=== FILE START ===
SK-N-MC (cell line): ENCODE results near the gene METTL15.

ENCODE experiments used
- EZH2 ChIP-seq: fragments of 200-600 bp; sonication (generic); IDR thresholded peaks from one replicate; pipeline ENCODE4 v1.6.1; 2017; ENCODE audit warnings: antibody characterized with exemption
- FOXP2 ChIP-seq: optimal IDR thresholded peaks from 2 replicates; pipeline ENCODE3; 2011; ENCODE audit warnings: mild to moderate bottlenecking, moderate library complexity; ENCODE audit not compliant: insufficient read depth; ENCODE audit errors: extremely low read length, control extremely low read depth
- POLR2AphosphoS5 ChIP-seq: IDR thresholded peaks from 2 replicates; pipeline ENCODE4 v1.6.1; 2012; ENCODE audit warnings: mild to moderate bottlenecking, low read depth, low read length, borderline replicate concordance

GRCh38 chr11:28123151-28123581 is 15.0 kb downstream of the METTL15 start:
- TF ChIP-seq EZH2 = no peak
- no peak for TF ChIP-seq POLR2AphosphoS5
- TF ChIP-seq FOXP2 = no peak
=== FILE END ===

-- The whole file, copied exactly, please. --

SK-N-MC (cell line): ENCODE results near the gene METTL15.

ENCODE experiments used
- EZH2 ChIP-seq: fragments of 200-600 bp; sonication (generic); IDR thresholded peaks from one replicate; pipeline ENCODE4 v1.6.1; 2017; ENCODE audit warnings: antibody characterized with exemption
- FOXP2 ChIP-seq: optimal IDR thresholded peaks from 2 replicates; pipeline ENCODE3; 2011; ENCODE audit warnings: mild to moderate bottlenecking, moderate library complexity; ENCODE audit not compliant: insufficient read depth; ENCODE audit errors: extremely low read length, control extremely low read depth
- POLR2AphosphoS5 ChIP-seq: IDR thresholded peaks from 2 replicates; pipeline ENCODE4 v1.6.1; 2012; ENCODE audit warnings: mild to moderate bottlenecking, low read depth, low read length, borderline replicate concordance

GRCh38 chr11:28123151-28123581 is 15.0 kb downstream of the METTL15 start:
- TF ChIP-seq EZH2 = no peak
- no peak for TF ChIP-seq POLR2AphosphoS5
- TF ChIP-seq FOXP2 = no peak